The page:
At the end of the day the Government has been given the mandate by voters to implement their policy – I have no issue with that, and I am comfortable that Governments implementing the will of the majority may implement policy I neither like nor agree with. That is not my concern. In fact I agree with the objectives of containing prices, increasing competition and improving security of supply.

    My concern is that any Government needs to take all reasonable steps to ensure that the implementation of policy is likely to deliver on the objectives with minimal risk of unintended consequences. Particularly in a long-term and complex industry like energy. I have genuine concerns that there has been inadequate scenario analysis, given the scale of this reform. No-one has a crystal ball and can predict the future, but analysing a range of possible outcomes, with an assessment of consequence, likelihood and possible mitigations can only lead to better informed decisions in my view.

    Reply
  18. Pingback: Bully Brownlee forces SOE CEO to withdraw critical blog « The Standard

  19. Ari Sargent Post author

    @Felix:

    I am happy to comment and give my views on the energy reforms, however The Standard’s article is not actually about the reforms, it is merely using Brownlee’s energy reforms as an example of concerns they have about the tactics of Ministers. It is not appropriate for me to comment on this.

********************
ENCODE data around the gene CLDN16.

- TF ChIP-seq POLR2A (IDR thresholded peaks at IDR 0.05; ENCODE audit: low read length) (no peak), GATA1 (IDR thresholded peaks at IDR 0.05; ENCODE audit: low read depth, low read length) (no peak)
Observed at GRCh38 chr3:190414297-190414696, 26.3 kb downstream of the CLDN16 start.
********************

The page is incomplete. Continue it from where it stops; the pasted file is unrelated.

Further, The Standard have made some claims that I have no way of substantiating. I can say though that the request (not direction) to remove the post came from Meridian management and not Wayne Boyd because (as this post now states) they had concerns that my view on the reforms was being represented as Meridian’s official view, which it wasn’t. Given that my views had already been widely reported I was happy to oblige.

    Reply
  20. Warwick

    Hi Ari

    I thought your blog post was well thought out and explained and raised serious concerns that needed to be raised. I am disappointed that it has been removed, but pleased to see it was widely republished before it was.